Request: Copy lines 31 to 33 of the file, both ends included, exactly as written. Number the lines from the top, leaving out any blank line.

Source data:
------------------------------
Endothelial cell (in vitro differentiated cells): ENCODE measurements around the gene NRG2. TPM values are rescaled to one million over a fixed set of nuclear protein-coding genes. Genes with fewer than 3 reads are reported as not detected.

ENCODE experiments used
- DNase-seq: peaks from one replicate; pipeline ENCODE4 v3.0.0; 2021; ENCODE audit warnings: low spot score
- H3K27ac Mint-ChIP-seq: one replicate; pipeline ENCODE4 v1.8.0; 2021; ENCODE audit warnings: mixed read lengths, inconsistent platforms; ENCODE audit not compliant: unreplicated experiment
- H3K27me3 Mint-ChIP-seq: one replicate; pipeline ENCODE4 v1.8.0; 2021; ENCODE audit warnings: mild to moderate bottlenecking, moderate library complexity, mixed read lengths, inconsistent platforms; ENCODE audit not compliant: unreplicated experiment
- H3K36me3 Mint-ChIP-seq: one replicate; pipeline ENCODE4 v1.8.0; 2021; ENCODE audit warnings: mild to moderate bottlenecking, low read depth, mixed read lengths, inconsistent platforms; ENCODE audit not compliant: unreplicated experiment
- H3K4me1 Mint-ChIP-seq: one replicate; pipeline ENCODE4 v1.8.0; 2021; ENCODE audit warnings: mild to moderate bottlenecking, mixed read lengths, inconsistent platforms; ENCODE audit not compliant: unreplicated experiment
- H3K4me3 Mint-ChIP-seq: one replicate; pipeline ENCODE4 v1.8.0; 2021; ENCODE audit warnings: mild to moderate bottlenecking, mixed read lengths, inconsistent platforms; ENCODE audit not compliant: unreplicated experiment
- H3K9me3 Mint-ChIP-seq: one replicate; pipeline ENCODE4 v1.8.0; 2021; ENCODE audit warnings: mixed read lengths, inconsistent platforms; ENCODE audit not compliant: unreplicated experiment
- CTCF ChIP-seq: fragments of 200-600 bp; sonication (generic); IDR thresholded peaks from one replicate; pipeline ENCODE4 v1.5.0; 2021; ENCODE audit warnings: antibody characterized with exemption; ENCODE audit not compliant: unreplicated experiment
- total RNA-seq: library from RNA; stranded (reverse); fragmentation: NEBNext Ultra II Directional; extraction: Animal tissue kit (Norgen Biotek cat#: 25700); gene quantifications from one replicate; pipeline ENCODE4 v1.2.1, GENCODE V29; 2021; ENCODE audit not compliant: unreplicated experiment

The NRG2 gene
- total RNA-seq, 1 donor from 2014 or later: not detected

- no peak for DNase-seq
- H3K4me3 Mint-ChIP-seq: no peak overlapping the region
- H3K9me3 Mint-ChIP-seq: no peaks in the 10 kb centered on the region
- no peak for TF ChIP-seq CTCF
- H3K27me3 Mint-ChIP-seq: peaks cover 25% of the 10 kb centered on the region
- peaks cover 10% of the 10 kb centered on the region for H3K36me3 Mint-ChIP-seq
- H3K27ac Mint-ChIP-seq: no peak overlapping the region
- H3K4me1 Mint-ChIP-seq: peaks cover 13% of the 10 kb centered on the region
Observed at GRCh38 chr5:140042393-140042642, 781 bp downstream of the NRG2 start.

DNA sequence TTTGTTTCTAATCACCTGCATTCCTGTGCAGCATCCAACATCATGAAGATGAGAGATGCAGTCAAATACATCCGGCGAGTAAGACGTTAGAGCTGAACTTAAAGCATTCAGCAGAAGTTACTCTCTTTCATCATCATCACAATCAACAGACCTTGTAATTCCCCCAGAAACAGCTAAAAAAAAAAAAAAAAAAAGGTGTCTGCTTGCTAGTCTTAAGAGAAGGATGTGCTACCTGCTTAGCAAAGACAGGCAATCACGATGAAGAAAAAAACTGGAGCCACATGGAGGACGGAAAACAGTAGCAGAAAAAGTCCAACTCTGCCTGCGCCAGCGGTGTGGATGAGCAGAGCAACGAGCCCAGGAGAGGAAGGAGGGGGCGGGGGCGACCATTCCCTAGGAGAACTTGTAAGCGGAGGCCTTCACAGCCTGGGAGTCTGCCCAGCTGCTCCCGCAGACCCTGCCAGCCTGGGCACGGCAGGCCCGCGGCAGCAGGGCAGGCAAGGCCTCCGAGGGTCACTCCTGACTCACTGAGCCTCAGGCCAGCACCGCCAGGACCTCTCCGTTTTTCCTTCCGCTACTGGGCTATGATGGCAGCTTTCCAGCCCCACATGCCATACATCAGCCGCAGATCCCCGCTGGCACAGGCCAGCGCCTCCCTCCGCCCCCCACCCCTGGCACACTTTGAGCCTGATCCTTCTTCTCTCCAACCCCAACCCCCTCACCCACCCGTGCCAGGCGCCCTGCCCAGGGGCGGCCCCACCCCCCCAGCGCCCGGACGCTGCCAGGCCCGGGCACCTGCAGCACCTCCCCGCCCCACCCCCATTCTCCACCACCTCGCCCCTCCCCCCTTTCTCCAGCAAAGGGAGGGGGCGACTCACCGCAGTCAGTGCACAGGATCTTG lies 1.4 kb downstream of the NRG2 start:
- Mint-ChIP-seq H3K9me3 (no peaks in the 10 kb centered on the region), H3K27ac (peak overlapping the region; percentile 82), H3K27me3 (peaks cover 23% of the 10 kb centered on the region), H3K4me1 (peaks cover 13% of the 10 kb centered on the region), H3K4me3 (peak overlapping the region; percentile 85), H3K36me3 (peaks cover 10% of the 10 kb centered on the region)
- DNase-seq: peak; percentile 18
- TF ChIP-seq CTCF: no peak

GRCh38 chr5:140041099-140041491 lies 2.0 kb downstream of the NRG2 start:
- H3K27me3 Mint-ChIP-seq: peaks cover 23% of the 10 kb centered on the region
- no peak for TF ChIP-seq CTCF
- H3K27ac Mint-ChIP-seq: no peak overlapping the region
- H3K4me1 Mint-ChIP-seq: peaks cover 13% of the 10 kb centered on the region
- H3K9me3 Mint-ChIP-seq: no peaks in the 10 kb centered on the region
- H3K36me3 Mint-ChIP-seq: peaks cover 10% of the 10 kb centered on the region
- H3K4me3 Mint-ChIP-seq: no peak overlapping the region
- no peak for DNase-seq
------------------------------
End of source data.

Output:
- H3K4me1 Mint-ChIP-seq: peaks cover 13% of the 10 kb centered on the region
- H3K9me3 Mint-ChIP-seq: no peaks in the 10 kb centered on the region
- H3K36me3 Mint-ChIP-seq: peaks cover 10% of the 10 kb centered on the region